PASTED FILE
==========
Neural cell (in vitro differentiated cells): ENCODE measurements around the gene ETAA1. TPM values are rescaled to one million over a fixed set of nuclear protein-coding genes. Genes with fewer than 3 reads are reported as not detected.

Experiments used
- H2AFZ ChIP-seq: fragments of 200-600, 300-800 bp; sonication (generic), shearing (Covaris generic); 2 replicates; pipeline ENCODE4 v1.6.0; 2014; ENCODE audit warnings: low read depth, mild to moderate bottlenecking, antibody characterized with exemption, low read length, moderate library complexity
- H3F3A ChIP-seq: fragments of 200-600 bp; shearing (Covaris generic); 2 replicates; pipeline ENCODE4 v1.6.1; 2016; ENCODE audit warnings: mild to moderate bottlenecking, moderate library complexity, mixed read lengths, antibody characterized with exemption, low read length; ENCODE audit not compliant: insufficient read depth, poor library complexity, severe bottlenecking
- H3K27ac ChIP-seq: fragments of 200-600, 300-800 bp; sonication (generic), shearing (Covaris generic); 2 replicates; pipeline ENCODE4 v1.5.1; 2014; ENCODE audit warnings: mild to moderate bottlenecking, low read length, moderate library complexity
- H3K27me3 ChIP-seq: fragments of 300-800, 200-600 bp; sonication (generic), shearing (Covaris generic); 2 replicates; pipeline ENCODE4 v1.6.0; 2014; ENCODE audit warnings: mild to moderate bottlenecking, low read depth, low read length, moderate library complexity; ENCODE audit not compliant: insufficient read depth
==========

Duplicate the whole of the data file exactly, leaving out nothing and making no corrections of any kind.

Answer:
Neural cell (in vitro differentiated cells): ENCODE measurements around the gene ETAA1. TPM values are rescaled to one million over a fixed set of nuclear protein-coding genes. Genes with fewer than 3 reads are reported as not detected.

Experiments used
- H2AFZ ChIP-seq: fragments of 200-600, 300-800 bp; sonication (generic), shearing (Covaris generic); 2 replicates; pipeline ENCODE4 v1.6.0; 2014; ENCODE audit warnings: low read depth, mild to moderate bottlenecking, antibody characterized with exemption, low read length, moderate library complexity
- H3F3A ChIP-seq: fragments of 200-600 bp; shearing (Covaris generic); 2 replicates; pipeline ENCODE4 v1.6.1; 2016; ENCODE audit warnings: mild to moderate bottlenecking, moderate library complexity, mixed read lengths, antibody characterized with exemption, low read length; ENCODE audit not compliant: insufficient read depth, poor library complexity, severe bottlenecking
- H3K27ac ChIP-seq: fragments of 200-600, 300-800 bp; sonication (generic), shearing (Covaris generic); 2 replicates; pipeline ENCODE4 v1.5.1; 2014; ENCODE audit warnings: mild to moderate bottlenecking, low read length, moderate library complexity
- H3K27me3 ChIP-seq: fragments of 300-800, 200-600 bp; sonication (generic), shearing (Covaris generic); 2 replicates; pipeline ENCODE4 v1.6.0; 2014; ENCODE audit warnings: mild to moderate bottlenecking, low read depth, low read length, moderate library complexity; ENCODE audit not compliant: insufficient read depth